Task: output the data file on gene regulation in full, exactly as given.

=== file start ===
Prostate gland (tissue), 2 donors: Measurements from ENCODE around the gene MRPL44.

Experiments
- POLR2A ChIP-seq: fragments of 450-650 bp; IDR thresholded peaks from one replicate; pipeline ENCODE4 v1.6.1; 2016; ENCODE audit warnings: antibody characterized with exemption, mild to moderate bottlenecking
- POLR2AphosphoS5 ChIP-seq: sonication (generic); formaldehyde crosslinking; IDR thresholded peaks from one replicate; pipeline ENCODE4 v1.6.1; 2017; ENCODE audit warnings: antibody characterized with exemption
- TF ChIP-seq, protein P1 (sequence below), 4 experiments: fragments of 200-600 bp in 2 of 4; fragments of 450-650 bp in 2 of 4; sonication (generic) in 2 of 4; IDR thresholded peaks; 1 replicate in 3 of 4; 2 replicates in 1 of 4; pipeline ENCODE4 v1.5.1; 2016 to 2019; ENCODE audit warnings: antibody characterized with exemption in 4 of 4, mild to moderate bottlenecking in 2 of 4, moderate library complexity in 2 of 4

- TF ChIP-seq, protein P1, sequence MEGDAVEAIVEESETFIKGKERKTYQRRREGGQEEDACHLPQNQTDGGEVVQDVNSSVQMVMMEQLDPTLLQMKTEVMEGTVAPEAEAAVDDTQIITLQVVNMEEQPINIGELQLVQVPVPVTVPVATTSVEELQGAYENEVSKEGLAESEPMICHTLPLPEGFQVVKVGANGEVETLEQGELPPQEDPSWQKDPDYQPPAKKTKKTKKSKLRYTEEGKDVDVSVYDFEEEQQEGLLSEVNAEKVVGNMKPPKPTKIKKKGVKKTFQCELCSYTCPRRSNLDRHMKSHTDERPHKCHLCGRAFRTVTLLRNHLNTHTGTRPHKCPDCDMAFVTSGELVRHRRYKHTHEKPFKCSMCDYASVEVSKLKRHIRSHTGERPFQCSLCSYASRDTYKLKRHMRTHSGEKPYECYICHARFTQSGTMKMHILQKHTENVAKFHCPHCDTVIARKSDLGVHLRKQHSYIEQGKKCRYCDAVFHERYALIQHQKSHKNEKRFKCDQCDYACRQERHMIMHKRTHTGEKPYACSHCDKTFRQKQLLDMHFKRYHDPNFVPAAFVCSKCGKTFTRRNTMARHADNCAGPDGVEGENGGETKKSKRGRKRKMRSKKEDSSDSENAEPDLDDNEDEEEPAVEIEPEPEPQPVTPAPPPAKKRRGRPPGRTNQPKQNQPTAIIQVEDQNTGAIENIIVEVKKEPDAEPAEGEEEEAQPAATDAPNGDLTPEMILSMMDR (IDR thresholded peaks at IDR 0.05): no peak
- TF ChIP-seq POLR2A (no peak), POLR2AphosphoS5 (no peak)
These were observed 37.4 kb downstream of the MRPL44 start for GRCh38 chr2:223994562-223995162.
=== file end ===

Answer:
Prostate gland (tissue), 2 donors: Measurements from ENCODE around the gene MRPL44.

Experiments
- POLR2A ChIP-seq: fragments of 450-650 bp; IDR thresholded peaks from one replicate; pipeline ENCODE4 v1.6.1; 2016; ENCODE audit warnings: antibody characterized with exemption, mild to moderate bottlenecking
- POLR2AphosphoS5 ChIP-seq: sonication (generic); formaldehyde crosslinking; IDR thresholded peaks from one replicate; pipeline ENCODE4 v1.6.1; 2017; ENCODE audit warnings: antibody characterized with exemption
- TF ChIP-seq, protein P1 (sequence below), 4 experiments: fragments of 200-600 bp in 2 of 4; fragments of 450-650 bp in 2 of 4; sonication (generic) in 2 of 4; IDR thresholded peaks; 1 replicate in 3 of 4; 2 replicates in 1 of 4; pipeline ENCODE4 v1.5.1; 2016 to 2019; ENCODE audit warnings: antibody characterized with exemption in 4 of 4, mild to moderate bottlenecking in 2 of 4, moderate library complexity in 2 of 4

- TF ChIP-seq, protein P1, sequence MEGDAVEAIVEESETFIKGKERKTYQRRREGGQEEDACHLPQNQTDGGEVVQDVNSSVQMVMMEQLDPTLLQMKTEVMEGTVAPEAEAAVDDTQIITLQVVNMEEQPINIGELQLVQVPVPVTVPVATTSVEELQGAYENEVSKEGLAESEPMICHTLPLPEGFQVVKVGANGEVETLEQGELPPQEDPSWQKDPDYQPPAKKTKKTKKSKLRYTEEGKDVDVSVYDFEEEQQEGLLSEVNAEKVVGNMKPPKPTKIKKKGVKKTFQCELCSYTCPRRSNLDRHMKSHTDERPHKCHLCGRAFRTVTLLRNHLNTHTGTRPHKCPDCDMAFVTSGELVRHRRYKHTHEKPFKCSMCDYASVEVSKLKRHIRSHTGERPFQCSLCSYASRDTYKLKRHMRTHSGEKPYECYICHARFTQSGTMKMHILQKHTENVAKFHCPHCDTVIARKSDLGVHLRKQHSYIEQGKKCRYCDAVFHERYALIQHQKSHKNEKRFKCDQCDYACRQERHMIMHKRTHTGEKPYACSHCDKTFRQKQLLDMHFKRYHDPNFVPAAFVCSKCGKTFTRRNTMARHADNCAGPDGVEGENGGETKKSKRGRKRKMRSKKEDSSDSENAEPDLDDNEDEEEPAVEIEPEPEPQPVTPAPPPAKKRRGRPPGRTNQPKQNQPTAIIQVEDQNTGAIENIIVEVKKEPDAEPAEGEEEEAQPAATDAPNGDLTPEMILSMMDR (IDR thresholded peaks at IDR 0.05): no peak
- TF ChIP-seq POLR2A (no peak), POLR2AphosphoS5 (no peak)
These were observed 37.4 kb downstream of the MRPL44 start for GRCh38 chr2:223994562-223995162.